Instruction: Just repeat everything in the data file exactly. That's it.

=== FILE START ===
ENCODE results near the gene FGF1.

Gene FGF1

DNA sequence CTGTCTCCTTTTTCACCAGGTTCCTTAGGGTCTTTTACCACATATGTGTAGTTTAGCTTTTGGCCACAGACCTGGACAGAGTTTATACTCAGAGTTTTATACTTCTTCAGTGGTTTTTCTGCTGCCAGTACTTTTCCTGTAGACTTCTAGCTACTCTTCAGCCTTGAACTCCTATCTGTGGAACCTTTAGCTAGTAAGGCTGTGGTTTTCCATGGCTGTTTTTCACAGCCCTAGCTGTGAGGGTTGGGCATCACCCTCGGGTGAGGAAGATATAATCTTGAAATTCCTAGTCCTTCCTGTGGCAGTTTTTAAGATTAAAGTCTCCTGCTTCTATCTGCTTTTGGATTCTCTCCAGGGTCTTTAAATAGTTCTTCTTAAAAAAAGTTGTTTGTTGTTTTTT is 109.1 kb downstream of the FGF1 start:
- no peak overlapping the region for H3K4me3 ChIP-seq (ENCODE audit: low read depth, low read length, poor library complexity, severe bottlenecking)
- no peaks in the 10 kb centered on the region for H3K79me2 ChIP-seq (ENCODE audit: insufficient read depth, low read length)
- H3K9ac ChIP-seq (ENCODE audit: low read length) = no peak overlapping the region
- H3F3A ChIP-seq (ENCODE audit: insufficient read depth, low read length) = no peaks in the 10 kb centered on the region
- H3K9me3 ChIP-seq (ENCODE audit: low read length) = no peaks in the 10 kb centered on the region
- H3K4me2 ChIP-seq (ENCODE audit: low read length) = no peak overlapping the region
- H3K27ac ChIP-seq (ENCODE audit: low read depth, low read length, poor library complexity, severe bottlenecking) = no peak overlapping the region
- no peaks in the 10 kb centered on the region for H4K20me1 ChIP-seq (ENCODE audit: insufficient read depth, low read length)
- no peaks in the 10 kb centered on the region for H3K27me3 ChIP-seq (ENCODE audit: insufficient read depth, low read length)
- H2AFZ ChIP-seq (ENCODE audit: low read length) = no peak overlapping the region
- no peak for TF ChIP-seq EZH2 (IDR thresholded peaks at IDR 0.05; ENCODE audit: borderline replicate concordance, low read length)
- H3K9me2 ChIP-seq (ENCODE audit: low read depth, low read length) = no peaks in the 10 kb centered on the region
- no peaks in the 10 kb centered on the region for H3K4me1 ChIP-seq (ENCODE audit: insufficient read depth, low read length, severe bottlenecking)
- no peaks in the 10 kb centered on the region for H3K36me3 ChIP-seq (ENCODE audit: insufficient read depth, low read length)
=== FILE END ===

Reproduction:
ENCODE results near the gene FGF1.

Gene FGF1

DNA sequence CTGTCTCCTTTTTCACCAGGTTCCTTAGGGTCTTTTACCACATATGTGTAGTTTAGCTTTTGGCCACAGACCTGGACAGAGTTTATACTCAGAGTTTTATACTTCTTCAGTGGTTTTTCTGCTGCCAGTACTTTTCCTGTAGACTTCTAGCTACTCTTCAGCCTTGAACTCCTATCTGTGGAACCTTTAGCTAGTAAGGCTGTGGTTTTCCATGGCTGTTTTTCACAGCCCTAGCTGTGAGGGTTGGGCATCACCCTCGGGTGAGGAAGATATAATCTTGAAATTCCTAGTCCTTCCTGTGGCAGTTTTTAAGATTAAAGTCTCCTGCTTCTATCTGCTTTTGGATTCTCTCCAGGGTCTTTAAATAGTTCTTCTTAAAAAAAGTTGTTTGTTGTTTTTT is 109.1 kb downstream of the FGF1 start:
- no peak overlapping the region for H3K4me3 ChIP-seq (ENCODE audit: low read depth, low read length, poor library complexity, severe bottlenecking)
- no peaks in the 10 kb centered on the region for H3K79me2 ChIP-seq (ENCODE audit: insufficient read depth, low read length)
- H3K9ac ChIP-seq (ENCODE audit: low read length) = no peak overlapping the region
- H3F3A ChIP-seq (ENCODE audit: insufficient read depth, low read length) = no peaks in the 10 kb centered on the region
- H3K9me3 ChIP-seq (ENCODE audit: low read length) = no peaks in the 10 kb centered on the region
- H3K4me2 ChIP-seq (ENCODE audit: low read length) = no peak overlapping the region
- H3K27ac ChIP-seq (ENCODE audit: low read depth, low read length, poor library complexity, severe bottlenecking) = no peak overlapping the region
- no peaks in the 10 kb centered on the region for H4K20me1 ChIP-seq (ENCODE audit: insufficient read depth, low read length)
- no peaks in the 10 kb centered on the region for H3K27me3 ChIP-seq (ENCODE audit: insufficient read depth, low read length)
- H2AFZ ChIP-seq (ENCODE audit: low read length) = no peak overlapping the region
- no peak for TF ChIP-seq EZH2 (IDR thresholded peaks at IDR 0.05; ENCODE audit: borderline replicate concordance, low read length)
- H3K9me2 ChIP-seq (ENCODE audit: low read depth, low read length) = no peaks in the 10 kb centered on the region
- no peaks in the 10 kb centered on the region for H3K4me1 ChIP-seq (ENCODE audit: insufficient read depth, low read length, severe bottlenecking)
- no peaks in the 10 kb centered on the region for H3K36me3 ChIP-seq (ENCODE audit: insufficient read depth, low read length)